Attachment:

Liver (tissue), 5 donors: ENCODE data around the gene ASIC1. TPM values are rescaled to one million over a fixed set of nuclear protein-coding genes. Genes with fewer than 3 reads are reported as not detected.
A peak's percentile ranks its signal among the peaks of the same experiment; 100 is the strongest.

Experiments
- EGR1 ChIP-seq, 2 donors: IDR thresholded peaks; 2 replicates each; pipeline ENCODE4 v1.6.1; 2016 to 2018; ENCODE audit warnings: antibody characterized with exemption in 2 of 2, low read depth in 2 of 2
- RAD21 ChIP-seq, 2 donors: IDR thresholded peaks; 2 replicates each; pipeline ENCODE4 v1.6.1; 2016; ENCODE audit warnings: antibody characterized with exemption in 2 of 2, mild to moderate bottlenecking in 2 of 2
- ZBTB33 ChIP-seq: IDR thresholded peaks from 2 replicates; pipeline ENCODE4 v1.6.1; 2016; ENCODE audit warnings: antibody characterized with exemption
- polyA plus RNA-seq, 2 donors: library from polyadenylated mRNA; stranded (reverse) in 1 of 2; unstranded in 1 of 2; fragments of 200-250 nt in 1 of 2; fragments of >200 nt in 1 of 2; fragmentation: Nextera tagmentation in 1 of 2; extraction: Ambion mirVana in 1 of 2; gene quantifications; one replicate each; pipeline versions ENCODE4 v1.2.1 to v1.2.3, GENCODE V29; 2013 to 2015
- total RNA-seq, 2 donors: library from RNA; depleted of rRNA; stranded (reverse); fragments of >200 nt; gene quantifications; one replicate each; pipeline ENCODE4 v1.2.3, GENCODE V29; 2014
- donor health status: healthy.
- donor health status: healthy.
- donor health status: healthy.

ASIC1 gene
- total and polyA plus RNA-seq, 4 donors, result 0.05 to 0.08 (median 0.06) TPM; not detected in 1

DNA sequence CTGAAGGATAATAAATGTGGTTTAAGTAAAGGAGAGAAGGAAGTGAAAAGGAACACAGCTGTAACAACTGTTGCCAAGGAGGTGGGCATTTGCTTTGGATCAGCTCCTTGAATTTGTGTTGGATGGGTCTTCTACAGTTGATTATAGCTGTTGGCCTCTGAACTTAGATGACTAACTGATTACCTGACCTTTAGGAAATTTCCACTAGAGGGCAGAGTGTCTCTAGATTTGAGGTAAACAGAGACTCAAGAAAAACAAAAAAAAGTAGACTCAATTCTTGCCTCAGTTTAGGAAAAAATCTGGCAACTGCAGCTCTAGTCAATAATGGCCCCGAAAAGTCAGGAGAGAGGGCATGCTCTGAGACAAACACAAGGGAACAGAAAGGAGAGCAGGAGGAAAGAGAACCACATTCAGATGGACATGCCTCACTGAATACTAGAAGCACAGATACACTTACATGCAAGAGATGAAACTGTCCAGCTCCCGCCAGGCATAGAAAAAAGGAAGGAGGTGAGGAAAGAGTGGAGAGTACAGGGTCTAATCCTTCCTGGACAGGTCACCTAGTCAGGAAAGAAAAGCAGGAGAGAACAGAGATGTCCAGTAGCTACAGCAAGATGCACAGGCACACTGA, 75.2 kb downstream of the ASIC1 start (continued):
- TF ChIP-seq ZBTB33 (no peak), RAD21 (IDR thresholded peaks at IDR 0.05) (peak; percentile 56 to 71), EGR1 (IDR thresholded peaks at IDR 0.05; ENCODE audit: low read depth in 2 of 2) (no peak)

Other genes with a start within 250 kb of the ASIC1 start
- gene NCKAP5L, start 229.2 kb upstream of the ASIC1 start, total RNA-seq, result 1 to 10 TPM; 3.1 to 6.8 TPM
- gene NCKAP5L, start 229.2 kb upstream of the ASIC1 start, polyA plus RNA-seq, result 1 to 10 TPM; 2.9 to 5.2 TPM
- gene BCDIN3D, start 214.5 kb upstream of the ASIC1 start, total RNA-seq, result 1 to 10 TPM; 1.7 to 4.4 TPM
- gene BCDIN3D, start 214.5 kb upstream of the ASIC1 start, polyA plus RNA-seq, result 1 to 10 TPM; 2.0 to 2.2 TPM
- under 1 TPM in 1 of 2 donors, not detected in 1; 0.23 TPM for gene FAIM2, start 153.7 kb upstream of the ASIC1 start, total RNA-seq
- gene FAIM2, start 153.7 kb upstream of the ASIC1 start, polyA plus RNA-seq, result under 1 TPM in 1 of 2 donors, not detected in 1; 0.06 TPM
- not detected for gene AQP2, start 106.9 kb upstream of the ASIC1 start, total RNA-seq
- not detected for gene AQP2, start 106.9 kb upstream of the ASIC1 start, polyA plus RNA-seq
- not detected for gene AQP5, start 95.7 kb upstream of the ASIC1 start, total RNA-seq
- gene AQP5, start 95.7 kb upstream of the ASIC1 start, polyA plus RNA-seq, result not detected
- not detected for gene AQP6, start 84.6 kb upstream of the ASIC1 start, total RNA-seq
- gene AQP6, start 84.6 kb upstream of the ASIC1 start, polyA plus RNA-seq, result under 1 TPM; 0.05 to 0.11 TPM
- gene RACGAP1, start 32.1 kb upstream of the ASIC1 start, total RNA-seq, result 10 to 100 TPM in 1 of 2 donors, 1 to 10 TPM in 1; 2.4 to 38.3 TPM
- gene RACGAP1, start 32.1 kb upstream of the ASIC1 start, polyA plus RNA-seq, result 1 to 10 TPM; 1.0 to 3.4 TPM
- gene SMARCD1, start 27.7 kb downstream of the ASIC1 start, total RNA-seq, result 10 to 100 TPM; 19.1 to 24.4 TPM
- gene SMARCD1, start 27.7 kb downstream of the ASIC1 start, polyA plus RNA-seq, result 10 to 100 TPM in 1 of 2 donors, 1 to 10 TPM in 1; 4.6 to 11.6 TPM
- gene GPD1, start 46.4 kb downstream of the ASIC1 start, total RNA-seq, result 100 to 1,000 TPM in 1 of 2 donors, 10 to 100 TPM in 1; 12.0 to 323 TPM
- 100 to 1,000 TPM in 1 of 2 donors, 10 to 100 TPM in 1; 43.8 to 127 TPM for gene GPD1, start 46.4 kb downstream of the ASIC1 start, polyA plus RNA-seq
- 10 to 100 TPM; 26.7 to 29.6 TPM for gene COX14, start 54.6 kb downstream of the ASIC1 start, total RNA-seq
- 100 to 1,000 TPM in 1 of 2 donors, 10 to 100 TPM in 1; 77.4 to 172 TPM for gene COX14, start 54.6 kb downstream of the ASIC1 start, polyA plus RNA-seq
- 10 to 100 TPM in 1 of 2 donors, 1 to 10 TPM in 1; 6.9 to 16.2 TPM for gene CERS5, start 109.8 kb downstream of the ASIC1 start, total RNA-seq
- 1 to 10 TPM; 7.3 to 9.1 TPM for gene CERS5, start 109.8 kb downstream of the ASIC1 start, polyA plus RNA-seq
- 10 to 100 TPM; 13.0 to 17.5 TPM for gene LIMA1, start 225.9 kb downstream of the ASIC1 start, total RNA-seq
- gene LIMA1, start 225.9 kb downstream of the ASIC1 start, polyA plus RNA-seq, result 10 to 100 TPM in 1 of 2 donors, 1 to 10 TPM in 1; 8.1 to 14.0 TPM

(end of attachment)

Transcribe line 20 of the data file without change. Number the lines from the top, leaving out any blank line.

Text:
- gene BCDIN3D, start 214.5 kb upstream of the ASIC1 start, polyA plus RNA-seq, result 1 to 10 TPM; 2.0 to 2.2 TPM